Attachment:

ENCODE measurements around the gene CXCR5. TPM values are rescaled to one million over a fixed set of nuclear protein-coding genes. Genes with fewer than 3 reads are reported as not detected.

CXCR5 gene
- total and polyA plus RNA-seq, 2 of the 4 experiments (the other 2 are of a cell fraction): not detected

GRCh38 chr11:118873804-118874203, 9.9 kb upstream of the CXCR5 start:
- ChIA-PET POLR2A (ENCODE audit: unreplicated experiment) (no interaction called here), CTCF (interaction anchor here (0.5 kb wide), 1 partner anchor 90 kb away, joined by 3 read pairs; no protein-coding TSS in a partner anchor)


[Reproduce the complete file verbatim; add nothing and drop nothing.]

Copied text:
ENCODE measurements around the gene CXCR5. TPM values are rescaled to one million over a fixed set of nuclear protein-coding genes. Genes with fewer than 3 reads are reported as not detected.

CXCR5 gene
- total and polyA plus RNA-seq, 2 of the 4 experiments (the other 2 are of a cell fraction): not detected

GRCh38 chr11:118873804-118874203, 9.9 kb upstream of the CXCR5 start:
- ChIA-PET POLR2A (ENCODE audit: unreplicated experiment) (no interaction called here), CTCF (interaction anchor here (0.5 kb wide), 1 partner anchor 90 kb away, joined by 3 read pairs; no protein-coding TSS in a partner anchor)